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CIRED to work on improving agricultural training in Guatemala


Working with John Ignosh, advanced extension specialist, Department of Biological Systems Engineering and Virginia Cooperative Extension, and Henry Quesada, associate professor, Department of Sustainable Biomaterials, College of Natural Resources and Environment, CIRED successfully participated in a proposal to the Millennium Challenge Corporation (MCC) in Guatemala to strengthen agricultural technical and vocational education and training (ATVET) at the Escuela Nacional Central de Agricultura (ENCA). ENCA, a public school that offers secondary degrees in agriculture and forestry, is expected to play a major role in improving the agricultural workforce. MCC is an independent U.S. government foreign aid agency.

The $1.2 million, 2-year project will be led by GOPA Consultants, a private consulting company based in Germany that currently works with MCC-Guatemala on improving education and training. The other consortium partner is EARTH University in Costa Rica.

Nearly 70 percent of the population in Guatemala lives in poverty, many of whom work in agriculture. 

About 30 percent of Guatemalan youth work in the agriculture sector, but lack basic agricultural skills as well as the knowledge needed to be gainfully employed. The project will focus on improving linkages between the agro-forestry curricula and employment opportunities.  Additionally, the project will strengthen teaching at ENCA.

To gather information for the proposal, Ignosh andJulieta Mazzola, a professor at EARTH University, carried out a scoping mission to ENCA where they met with staff to learn about ENCA’s strengths, and challenges for future growth.

One of the goals is to reposition the school to be a more effective provider of education and training for the agricultural sector.

The strategies include: updating administrative policies and curriculum design to better prepare ENCA for academic standardization and regional/international certifications; and equipping ENCA to meet the needs of students with diverse economic and cultural backgrounds.

During discussions, school leaders identified technical expertise as an institutional strength, but also expressed the need to improve capacity in pedagogy. They communicated their interests in teacher professional development, including postgraduate education with emphasis on pedagogy and learning processes.

John Ignosh served as an agroforestry extensionist with the U.S. Peace Corps in Guatemala from 2002-04. Henry Quesada, who is an extension specialist supporting renewable-based industries in Virginia and internationally, collaborated with Ignosh and EARTH University to conduct field interviews in Central America to identify opportunities to strengthen ATVET systems.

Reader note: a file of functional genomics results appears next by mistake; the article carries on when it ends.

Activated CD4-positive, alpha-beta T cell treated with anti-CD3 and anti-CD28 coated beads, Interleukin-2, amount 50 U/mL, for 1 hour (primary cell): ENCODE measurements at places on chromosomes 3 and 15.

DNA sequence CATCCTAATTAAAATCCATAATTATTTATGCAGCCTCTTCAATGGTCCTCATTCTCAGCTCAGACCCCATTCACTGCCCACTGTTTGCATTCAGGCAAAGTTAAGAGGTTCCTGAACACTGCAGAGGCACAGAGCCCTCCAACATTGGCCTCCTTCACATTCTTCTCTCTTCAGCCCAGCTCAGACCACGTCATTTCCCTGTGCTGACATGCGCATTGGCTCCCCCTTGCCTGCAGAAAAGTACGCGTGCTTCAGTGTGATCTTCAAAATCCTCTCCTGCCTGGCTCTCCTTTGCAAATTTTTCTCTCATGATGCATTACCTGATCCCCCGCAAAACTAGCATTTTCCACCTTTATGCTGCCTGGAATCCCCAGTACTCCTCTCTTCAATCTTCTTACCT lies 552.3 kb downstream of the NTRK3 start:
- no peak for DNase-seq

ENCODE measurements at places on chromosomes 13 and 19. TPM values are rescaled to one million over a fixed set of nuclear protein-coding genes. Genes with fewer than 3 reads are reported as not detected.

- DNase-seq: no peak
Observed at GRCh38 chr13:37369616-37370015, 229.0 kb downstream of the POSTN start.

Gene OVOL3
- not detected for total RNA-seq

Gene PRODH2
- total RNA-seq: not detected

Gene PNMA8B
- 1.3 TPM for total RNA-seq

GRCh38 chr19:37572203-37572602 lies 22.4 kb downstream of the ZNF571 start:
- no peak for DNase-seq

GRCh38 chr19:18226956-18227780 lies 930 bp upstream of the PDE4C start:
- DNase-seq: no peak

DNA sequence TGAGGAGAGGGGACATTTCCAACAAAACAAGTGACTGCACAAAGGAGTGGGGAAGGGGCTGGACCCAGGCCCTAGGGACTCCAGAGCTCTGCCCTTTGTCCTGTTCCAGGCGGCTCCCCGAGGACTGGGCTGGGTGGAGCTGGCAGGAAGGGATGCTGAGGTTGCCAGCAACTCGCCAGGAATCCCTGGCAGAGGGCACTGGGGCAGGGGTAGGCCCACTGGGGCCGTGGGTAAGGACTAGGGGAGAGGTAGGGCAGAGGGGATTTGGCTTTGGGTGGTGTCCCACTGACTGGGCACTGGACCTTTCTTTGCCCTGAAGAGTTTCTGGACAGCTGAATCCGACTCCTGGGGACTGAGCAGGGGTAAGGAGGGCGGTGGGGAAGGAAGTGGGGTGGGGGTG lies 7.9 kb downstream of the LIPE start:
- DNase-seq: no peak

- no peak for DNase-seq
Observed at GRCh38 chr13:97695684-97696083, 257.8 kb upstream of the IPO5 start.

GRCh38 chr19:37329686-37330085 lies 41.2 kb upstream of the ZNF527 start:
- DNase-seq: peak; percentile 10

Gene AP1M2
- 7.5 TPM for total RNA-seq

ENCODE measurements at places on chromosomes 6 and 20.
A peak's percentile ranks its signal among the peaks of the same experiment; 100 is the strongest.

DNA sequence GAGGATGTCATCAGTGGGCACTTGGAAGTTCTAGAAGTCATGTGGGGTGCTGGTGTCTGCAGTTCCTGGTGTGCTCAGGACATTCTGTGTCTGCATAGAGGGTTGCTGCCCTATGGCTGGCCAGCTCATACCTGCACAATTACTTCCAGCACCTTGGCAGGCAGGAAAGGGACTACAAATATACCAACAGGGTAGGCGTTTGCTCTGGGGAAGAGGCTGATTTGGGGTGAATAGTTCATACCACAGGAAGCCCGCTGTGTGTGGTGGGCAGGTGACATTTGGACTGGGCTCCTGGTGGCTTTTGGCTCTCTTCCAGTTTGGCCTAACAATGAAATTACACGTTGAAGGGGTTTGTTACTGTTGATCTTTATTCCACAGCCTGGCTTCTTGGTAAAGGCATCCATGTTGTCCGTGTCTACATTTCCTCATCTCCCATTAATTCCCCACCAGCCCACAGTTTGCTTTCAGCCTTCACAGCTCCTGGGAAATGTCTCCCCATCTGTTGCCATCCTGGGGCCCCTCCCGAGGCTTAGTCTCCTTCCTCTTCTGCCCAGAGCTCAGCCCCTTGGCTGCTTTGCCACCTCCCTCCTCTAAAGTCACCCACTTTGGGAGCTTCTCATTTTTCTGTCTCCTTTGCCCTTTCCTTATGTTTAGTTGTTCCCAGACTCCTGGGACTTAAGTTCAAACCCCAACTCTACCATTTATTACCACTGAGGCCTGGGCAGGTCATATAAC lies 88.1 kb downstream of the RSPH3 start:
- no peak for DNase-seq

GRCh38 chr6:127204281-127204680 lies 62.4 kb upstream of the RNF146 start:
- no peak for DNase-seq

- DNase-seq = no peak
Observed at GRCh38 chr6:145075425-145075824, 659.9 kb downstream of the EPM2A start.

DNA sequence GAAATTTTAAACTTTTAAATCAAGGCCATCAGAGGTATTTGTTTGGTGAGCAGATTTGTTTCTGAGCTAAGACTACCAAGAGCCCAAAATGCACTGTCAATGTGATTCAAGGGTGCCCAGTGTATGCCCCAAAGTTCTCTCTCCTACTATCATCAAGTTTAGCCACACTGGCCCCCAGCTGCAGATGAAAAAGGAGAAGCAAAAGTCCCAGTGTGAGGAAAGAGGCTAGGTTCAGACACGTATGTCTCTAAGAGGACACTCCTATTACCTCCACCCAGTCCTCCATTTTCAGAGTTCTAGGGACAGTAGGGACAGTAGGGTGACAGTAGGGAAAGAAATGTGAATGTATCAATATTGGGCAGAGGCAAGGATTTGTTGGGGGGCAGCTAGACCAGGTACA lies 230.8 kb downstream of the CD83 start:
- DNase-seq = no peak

In 2016, with support from the USAID InnovATE project managed by CIRED, Ignosh and Quesada conducted a study on how countries carry out their ATVET programs. They found that having more accessible and useful ATVET programs that teach sustainable agricultural practices are important goals for many countries.

However,  they also showed that ATVET programs are largely outdated, under-resourced, and not relevant to the economic and environmental challenges of countries in the region.

This results in producers practicing agriculture and forestry methods that are not productive or sustainable, leading to the degradation of natural resources, as well as graduates that are not equipped with adequate skills to meet current and future sector needs.

In April 2017, InnovATE convened a workshop on Opportunities for a Teacher Certificate Program in ATVET in Central America at EARTH University.  The workshop sought to determine if a regional certification program would be attractive to ATVET stakeholders in the region. Forty-two representatives from Guatemala, El Salvador, Honduras, Nicaragua, Costa Rica, and the United States participated, including ATVET teachers and directors, policy makers from ministries of education and agriculture, industry representatives, NGOs, and donor agency representatives. The participants overwhelmingly endorsed the idea of a regional teacher certificate program.  While the MCC-Guatemala project does not include a regional certificate program, it does position CIRED and its partners to address the ATVET challenges at ENCA, which may lead to future opportunities to develop such a program.